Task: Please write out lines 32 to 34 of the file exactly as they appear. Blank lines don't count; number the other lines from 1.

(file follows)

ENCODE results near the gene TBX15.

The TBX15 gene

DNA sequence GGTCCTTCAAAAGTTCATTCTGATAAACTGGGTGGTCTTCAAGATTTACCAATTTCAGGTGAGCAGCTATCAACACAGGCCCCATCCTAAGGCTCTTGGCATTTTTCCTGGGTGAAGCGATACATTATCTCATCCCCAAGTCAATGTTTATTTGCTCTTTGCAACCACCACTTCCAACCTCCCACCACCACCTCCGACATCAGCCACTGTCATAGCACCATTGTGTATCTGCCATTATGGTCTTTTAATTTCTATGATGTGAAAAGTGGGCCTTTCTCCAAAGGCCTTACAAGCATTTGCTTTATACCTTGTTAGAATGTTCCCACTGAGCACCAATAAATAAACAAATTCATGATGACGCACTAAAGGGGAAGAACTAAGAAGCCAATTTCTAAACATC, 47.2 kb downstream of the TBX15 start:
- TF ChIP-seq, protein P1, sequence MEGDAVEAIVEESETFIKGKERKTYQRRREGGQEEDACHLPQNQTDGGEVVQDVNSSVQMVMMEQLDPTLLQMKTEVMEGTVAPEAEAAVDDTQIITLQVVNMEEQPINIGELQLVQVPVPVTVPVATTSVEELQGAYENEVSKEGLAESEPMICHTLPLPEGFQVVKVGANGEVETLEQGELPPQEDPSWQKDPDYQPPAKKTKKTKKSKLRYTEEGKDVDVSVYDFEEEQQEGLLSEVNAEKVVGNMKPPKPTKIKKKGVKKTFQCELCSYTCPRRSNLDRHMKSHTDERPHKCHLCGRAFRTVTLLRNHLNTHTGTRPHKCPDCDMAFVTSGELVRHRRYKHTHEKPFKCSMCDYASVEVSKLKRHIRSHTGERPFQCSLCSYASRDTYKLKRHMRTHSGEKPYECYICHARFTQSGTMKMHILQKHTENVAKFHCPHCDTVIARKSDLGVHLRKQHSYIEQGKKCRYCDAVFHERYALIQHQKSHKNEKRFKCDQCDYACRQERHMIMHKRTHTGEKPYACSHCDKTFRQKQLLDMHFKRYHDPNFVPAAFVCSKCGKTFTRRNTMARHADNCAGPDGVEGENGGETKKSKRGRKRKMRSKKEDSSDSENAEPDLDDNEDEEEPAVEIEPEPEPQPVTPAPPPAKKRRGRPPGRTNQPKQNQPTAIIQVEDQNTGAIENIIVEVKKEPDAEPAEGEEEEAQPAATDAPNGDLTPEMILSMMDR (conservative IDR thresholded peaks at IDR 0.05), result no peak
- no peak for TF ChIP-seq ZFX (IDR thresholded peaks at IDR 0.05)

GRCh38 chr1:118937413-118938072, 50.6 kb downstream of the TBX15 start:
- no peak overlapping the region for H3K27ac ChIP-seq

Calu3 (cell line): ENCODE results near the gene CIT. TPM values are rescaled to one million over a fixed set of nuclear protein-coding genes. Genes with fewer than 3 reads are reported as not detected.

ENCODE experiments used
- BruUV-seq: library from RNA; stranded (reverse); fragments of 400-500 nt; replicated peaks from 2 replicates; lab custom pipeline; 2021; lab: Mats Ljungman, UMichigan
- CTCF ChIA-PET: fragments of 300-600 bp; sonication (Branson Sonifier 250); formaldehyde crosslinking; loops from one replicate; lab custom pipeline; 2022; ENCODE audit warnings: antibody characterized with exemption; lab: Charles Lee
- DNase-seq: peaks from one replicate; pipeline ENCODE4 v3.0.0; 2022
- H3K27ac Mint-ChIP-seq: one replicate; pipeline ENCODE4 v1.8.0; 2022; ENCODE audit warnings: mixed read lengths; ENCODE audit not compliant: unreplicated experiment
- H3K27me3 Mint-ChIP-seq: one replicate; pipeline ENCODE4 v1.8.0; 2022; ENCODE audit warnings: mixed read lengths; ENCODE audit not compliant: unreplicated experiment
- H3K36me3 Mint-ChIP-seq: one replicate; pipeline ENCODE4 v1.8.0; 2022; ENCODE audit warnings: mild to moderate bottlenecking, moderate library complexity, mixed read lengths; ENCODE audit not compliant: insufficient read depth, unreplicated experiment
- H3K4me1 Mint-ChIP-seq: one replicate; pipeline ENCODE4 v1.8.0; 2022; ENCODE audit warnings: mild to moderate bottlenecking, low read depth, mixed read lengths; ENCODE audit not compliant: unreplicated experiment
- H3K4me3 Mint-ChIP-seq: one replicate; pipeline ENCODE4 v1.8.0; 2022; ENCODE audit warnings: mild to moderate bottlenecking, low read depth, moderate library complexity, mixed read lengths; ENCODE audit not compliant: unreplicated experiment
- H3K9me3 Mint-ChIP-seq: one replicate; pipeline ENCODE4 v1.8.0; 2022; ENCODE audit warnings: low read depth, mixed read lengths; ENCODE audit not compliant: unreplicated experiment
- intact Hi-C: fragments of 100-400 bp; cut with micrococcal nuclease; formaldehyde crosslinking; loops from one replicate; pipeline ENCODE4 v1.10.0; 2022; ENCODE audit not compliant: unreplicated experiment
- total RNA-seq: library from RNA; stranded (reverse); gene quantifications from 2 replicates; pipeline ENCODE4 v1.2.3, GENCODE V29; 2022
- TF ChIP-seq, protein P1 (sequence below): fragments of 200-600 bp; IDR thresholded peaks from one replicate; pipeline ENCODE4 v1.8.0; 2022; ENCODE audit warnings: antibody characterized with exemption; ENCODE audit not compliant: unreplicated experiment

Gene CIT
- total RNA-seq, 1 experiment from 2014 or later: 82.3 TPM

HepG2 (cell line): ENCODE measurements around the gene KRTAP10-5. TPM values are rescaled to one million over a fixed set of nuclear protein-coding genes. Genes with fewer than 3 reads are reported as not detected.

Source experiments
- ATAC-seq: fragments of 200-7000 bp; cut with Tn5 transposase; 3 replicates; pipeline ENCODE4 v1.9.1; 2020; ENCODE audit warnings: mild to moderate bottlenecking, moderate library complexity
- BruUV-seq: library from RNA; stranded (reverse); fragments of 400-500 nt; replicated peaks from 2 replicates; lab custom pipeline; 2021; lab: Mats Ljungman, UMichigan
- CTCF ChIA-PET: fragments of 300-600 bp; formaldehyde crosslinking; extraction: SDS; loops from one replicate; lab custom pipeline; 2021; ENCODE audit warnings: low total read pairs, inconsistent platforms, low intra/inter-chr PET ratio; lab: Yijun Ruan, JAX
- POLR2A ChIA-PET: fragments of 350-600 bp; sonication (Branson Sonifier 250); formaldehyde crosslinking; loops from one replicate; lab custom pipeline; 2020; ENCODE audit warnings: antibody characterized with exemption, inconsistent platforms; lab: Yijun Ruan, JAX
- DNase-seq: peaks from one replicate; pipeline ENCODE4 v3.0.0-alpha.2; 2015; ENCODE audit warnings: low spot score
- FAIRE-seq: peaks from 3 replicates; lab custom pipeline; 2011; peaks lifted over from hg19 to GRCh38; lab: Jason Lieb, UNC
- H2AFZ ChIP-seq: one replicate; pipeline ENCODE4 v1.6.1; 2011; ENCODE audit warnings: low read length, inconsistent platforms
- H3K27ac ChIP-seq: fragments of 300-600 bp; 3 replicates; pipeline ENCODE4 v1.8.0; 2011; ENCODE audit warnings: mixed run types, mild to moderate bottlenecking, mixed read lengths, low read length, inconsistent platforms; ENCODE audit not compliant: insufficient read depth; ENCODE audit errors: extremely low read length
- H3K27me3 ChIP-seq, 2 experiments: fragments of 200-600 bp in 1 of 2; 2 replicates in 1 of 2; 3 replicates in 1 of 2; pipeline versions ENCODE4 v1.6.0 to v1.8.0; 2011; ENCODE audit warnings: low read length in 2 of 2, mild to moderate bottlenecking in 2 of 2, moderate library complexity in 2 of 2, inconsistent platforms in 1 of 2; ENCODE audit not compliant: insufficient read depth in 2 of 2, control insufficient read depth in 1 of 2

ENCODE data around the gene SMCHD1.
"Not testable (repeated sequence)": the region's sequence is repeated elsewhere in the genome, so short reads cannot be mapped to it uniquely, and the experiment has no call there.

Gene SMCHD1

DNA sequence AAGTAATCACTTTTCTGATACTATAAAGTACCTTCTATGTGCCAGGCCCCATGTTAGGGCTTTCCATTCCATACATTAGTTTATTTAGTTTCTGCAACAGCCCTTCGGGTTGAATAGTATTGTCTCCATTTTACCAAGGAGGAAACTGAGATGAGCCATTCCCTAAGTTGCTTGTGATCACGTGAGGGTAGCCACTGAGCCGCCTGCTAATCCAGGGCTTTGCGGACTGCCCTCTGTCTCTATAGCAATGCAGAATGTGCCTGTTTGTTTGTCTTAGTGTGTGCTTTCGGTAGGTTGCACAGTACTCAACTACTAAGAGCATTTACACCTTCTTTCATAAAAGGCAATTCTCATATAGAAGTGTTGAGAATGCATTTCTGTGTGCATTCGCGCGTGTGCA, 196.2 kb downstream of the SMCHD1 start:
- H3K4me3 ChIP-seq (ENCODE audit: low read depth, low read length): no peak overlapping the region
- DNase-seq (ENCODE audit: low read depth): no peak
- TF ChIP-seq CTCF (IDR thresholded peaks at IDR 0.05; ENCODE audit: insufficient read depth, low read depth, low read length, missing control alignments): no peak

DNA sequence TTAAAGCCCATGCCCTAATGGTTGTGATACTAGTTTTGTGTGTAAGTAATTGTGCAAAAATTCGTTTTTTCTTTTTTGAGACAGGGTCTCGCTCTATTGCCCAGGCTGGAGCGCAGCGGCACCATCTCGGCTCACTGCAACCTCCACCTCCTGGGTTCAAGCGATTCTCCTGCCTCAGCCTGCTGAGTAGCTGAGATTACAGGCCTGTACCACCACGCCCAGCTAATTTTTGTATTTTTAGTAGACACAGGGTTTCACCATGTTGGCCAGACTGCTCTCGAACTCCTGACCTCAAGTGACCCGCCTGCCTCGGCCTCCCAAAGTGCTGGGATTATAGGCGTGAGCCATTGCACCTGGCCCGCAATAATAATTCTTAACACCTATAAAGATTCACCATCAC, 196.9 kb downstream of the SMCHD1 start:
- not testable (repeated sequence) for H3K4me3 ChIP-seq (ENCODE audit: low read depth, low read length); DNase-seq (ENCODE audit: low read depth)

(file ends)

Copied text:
- H2AFZ ChIP-seq: one replicate; pipeline ENCODE4 v1.6.1; 2011; ENCODE audit warnings: low read length, inconsistent platforms
- H3K27ac ChIP-seq: fragments of 300-600 bp; 3 replicates; pipeline ENCODE4 v1.8.0; 2011; ENCODE audit warnings: mixed run types, mild to moderate bottlenecking, mixed read lengths, low read length, inconsistent platforms; ENCODE audit not compliant: insufficient read depth; ENCODE audit errors: extremely low read length
- H3K27me3 ChIP-seq, 2 experiments: fragments of 200-600 bp in 1 of 2; 2 replicates in 1 of 2; 3 replicates in 1 of 2; pipeline versions ENCODE4 v1.6.0 to v1.8.0; 2011; ENCODE audit warnings: low read length in 2 of 2, mild to moderate bottlenecking in 2 of 2, moderate library complexity in 2 of 2, inconsistent platforms in 1 of 2; ENCODE audit not compliant: insufficient read depth in 2 of 2, control insufficient read depth in 1 of 2